For some people, emotions that were put aside during cancer treatment come flooding back all at once, and they feel overwhelmed with sadness, anger, or fear. Some of it may be the lingering side effects of treatment, but some of it feels as if your body and spirit are tired and need a long rest. It’s been a long time since you could just relax.
All of these feelings make sense. You’ve just been through a difficult time. You’ve had to make some major life decisions. Your body has been assaulted by cancer and its treatment. Your outlook and your whole way of life have changed, at least for a time.
Facing these feelings and learning how to deal with them is important. Don’t expect everything to go back to the way it was before you were diagnosed. Give yourself, your family, and those around you time… you’ll get through this. Just like it took time to adjust to cancer, you can adjust to life after cancer.
In recent years, much attention has been paid to the importance of having a positive attitude. Some people go so far as to suggest that such an attitude will stop the cancer from growing or keep it from coming back. Please do not allow others’ misguided attempts to encourage positive thinking place this burden on you.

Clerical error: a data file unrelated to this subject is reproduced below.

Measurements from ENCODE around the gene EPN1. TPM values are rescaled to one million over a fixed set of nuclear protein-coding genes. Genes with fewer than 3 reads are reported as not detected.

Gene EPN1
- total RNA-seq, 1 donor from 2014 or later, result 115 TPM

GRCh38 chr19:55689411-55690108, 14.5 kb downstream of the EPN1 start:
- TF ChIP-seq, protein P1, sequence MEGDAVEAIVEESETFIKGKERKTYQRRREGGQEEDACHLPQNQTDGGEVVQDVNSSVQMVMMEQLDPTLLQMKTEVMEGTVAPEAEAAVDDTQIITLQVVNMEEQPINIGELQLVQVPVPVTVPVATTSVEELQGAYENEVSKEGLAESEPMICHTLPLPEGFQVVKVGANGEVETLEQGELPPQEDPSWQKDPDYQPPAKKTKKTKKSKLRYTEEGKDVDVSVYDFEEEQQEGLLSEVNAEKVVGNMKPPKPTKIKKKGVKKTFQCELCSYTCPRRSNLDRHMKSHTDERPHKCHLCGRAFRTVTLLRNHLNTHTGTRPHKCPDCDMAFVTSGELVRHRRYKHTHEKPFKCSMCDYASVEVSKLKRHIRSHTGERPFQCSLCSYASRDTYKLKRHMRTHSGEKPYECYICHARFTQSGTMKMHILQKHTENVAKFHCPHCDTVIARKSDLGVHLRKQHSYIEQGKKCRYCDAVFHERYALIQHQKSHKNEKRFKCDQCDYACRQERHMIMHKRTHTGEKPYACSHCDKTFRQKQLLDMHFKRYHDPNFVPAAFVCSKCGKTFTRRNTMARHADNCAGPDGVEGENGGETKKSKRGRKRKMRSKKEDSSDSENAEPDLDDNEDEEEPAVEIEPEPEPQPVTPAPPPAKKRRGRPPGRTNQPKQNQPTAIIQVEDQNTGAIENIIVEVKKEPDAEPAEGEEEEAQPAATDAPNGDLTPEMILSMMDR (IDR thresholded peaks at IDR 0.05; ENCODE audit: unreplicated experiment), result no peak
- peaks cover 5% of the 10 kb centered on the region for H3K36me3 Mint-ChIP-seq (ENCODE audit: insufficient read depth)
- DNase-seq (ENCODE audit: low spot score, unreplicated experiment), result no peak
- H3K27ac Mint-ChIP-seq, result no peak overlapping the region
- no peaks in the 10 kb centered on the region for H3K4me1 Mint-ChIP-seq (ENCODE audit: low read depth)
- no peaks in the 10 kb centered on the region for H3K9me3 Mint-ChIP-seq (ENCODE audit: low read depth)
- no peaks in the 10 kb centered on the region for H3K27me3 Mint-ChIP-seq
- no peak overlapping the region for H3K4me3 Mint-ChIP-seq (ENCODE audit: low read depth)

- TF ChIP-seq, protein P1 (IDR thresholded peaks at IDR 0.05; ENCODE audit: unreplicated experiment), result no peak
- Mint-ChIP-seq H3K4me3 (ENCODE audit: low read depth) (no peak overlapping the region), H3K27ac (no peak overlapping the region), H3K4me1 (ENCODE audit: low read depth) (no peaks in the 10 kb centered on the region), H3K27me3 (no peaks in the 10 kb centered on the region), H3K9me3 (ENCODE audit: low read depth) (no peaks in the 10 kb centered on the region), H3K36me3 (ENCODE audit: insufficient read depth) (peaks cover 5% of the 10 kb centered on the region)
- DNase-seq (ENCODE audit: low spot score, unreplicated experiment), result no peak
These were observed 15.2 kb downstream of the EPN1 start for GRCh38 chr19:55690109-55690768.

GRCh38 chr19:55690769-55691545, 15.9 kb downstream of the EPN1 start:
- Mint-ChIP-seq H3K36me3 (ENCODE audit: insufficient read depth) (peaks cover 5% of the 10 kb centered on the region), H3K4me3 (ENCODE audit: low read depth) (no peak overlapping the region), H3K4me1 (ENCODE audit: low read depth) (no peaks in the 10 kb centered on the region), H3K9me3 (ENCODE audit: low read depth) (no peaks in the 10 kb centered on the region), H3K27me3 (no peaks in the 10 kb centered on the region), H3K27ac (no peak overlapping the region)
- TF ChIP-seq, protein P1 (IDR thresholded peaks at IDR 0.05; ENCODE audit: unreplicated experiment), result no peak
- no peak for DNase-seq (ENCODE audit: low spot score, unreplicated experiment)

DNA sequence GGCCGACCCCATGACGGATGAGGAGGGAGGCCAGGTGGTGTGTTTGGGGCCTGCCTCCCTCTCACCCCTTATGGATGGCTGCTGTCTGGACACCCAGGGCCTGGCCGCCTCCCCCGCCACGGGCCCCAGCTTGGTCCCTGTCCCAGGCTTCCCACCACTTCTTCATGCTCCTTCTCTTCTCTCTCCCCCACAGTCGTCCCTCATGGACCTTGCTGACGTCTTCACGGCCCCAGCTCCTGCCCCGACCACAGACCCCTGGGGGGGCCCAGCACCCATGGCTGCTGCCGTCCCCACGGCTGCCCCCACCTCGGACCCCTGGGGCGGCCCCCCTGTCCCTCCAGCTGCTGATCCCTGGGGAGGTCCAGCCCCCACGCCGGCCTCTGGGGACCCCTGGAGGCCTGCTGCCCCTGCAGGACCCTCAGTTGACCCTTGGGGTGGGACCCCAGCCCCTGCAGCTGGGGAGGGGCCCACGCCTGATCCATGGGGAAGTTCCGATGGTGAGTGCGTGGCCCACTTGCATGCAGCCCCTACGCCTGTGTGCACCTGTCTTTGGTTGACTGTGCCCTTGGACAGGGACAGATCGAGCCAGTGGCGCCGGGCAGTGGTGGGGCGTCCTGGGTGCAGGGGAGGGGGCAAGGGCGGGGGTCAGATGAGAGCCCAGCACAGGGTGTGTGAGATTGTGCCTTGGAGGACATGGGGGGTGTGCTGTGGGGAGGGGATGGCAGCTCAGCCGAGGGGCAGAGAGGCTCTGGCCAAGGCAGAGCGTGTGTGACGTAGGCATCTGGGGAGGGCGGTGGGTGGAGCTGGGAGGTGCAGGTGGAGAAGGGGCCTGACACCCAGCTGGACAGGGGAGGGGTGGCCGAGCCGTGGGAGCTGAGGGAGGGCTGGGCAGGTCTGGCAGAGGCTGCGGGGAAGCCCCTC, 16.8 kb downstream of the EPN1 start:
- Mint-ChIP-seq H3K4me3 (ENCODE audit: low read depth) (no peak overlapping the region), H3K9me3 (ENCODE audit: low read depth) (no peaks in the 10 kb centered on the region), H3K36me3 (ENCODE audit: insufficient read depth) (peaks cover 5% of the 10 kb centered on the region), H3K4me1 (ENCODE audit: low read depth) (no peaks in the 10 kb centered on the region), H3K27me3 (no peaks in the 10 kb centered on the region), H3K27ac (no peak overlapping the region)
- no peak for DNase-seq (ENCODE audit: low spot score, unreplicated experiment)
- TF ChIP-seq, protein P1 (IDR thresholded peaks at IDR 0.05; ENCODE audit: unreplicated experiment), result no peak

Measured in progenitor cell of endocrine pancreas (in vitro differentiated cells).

You might be better able to manage your life and cancer history when you’re able to look at things in a positive light, but that’s not always possible. It’s good to work toward having a positive attitude, which can help you feel better about life now. Just remember you don’t have to act “positive” all the time. Don’t beat yourself up or let others make you feel guilty when you’re feeling sad, angry, anxious, or distressed.
Cancer is not caused by a person’s negative attitude nor is it made worse by a person’s thoughts. Don’t let the positive attitude myths stop you from telling your loved ones or your cancer care team how you feel.
LEARNING TO LIVE WITH UNCERTAINTY